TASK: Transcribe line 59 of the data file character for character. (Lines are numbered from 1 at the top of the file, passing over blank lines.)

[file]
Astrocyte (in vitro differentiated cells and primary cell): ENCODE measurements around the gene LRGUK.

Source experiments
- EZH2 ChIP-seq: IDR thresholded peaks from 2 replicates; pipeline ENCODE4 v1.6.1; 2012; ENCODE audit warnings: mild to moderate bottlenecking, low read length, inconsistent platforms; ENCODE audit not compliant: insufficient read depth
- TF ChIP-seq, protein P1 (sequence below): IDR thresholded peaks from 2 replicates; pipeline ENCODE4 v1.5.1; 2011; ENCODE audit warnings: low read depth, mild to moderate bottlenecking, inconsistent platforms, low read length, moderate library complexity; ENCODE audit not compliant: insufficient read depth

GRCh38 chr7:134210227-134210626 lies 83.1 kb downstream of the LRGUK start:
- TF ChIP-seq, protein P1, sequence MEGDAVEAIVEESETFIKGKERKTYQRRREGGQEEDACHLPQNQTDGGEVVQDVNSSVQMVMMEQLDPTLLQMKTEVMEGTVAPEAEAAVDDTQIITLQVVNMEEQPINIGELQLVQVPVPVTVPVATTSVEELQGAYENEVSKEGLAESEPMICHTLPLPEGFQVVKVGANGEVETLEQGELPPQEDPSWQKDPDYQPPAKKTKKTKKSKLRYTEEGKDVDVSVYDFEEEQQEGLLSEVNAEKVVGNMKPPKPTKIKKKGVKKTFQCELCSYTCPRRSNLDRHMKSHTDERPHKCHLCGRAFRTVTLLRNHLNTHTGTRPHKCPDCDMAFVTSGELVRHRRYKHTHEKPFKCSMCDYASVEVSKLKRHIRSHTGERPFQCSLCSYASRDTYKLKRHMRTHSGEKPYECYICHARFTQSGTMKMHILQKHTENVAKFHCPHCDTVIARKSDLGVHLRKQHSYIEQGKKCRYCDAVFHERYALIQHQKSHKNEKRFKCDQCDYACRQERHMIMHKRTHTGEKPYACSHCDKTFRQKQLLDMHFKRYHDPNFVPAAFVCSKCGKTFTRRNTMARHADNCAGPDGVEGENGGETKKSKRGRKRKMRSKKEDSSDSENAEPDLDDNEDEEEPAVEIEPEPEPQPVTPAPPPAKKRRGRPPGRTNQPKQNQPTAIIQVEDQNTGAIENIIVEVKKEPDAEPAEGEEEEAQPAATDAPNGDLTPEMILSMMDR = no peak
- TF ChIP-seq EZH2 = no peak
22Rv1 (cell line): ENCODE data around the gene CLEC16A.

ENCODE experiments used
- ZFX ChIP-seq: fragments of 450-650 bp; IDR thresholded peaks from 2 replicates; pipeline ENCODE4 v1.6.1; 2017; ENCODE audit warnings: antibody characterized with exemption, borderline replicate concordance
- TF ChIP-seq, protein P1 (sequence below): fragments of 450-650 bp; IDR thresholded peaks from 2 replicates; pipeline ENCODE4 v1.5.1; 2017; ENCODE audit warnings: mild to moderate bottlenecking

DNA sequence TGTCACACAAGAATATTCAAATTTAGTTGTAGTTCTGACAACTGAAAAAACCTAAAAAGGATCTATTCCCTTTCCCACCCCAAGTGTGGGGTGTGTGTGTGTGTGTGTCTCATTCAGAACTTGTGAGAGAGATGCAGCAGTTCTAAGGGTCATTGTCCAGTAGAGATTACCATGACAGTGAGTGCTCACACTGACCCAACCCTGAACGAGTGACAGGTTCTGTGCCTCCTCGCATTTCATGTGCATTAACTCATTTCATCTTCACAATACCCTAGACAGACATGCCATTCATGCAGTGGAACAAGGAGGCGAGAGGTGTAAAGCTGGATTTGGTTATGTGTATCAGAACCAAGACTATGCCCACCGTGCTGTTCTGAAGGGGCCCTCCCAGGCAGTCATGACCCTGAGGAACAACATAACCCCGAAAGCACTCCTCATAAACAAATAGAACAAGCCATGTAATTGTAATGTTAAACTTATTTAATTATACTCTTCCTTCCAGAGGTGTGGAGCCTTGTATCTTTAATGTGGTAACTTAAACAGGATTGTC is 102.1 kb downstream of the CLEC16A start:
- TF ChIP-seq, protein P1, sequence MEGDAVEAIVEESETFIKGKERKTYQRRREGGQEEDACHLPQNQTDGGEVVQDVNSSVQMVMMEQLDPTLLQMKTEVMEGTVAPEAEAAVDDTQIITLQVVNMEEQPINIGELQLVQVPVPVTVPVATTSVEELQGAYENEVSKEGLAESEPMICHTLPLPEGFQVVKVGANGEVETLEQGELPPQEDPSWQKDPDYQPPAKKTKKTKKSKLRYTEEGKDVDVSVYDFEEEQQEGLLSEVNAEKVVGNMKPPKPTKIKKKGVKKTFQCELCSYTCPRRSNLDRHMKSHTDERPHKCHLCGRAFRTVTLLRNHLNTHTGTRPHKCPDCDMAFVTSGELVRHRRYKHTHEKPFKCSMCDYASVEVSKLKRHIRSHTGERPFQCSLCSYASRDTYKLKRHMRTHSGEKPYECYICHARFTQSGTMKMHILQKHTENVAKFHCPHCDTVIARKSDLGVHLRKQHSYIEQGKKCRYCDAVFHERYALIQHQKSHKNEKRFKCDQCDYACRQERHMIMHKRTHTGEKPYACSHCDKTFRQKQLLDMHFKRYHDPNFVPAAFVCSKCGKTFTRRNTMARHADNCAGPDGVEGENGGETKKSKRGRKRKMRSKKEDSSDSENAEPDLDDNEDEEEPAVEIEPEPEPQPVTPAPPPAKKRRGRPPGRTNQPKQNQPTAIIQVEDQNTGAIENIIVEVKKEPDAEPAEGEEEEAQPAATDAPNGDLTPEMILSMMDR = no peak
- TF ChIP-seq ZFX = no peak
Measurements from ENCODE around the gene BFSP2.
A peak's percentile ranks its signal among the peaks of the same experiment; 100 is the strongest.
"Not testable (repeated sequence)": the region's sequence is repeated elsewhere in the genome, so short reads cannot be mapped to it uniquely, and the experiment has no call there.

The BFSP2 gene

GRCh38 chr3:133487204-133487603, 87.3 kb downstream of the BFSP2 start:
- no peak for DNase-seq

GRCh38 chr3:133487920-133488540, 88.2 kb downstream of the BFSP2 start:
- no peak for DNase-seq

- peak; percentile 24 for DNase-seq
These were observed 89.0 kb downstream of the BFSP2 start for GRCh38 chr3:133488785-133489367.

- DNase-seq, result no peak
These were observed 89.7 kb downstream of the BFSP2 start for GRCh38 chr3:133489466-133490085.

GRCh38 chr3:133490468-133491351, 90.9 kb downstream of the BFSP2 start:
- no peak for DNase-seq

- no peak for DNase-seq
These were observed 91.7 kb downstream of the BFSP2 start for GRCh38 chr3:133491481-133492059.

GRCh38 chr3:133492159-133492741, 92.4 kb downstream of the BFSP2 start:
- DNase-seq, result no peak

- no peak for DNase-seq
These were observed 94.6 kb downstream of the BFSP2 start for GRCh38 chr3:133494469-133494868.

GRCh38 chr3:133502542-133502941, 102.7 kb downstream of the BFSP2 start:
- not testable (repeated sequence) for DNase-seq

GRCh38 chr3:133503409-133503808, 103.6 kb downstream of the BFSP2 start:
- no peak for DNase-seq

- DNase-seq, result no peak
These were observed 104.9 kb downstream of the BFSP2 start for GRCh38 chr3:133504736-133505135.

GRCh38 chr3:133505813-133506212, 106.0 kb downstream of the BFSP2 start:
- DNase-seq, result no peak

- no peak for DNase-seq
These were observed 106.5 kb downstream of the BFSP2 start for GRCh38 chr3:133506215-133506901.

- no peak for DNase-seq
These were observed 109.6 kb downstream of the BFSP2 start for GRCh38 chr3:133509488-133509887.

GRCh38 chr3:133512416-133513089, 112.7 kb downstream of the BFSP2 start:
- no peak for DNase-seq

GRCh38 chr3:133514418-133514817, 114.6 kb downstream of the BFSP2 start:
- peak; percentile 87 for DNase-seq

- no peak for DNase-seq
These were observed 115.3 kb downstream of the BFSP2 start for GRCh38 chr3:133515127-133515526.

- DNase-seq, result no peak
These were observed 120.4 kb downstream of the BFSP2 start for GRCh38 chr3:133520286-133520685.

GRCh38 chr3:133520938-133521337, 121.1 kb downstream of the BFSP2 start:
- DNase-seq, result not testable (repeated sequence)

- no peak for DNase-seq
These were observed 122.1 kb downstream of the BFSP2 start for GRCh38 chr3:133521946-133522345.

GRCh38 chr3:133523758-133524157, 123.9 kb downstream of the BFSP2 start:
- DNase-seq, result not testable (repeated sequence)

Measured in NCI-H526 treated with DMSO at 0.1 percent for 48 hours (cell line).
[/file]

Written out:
GRCh38 chr3:133523758-133524157, 123.9 kb downstream of the BFSP2 start: